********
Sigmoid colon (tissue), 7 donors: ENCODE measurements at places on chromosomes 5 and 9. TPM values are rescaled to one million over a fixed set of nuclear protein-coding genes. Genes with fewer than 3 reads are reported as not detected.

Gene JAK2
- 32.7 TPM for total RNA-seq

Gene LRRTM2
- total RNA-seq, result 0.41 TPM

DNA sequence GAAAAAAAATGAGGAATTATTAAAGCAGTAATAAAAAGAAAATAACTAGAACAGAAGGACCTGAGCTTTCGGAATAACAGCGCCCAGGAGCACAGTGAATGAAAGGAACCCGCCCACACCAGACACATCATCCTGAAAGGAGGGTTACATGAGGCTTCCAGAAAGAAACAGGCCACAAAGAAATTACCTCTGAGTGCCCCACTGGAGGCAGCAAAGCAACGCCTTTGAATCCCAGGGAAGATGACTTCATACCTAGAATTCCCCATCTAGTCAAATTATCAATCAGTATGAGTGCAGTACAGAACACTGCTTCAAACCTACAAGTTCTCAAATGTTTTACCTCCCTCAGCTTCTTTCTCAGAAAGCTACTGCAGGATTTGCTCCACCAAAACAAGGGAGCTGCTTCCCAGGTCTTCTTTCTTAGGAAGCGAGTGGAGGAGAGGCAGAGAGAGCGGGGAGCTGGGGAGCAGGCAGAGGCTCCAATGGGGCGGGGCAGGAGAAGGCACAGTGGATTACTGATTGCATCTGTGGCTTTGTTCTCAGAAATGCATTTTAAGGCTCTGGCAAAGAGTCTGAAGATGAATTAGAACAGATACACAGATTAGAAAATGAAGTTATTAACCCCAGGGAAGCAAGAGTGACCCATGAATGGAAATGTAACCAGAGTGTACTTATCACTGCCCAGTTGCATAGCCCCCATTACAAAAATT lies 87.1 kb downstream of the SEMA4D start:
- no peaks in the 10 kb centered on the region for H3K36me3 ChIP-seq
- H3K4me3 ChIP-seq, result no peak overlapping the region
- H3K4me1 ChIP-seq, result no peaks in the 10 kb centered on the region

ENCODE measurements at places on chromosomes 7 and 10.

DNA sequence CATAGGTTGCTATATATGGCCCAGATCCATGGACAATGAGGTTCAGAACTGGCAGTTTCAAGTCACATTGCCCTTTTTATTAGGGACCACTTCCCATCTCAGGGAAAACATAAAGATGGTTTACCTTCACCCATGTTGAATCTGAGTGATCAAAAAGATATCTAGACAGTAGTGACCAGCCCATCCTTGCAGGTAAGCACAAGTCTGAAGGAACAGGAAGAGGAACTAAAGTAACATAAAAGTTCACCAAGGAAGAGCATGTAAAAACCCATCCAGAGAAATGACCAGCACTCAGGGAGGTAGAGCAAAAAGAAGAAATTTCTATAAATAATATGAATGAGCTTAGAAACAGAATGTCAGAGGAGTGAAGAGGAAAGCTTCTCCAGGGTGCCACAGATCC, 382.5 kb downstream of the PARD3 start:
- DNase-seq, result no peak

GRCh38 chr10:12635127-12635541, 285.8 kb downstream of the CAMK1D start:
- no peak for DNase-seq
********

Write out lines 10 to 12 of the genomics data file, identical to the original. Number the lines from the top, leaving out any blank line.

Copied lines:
ENCODE measurements at places on chromosomes 7 and 10.

DNA sequence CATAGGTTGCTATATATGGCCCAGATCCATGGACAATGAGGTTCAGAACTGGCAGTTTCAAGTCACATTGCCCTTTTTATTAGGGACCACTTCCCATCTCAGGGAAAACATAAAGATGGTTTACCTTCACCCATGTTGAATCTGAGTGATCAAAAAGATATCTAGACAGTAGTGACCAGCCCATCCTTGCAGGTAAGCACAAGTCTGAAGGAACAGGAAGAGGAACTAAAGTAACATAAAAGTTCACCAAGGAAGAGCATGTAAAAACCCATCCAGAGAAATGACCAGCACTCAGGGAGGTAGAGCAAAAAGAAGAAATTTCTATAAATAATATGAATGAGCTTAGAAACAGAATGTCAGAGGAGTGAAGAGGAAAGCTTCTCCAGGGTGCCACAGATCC, 382.5 kb downstream of the PARD3 start:
- DNase-seq, result no peak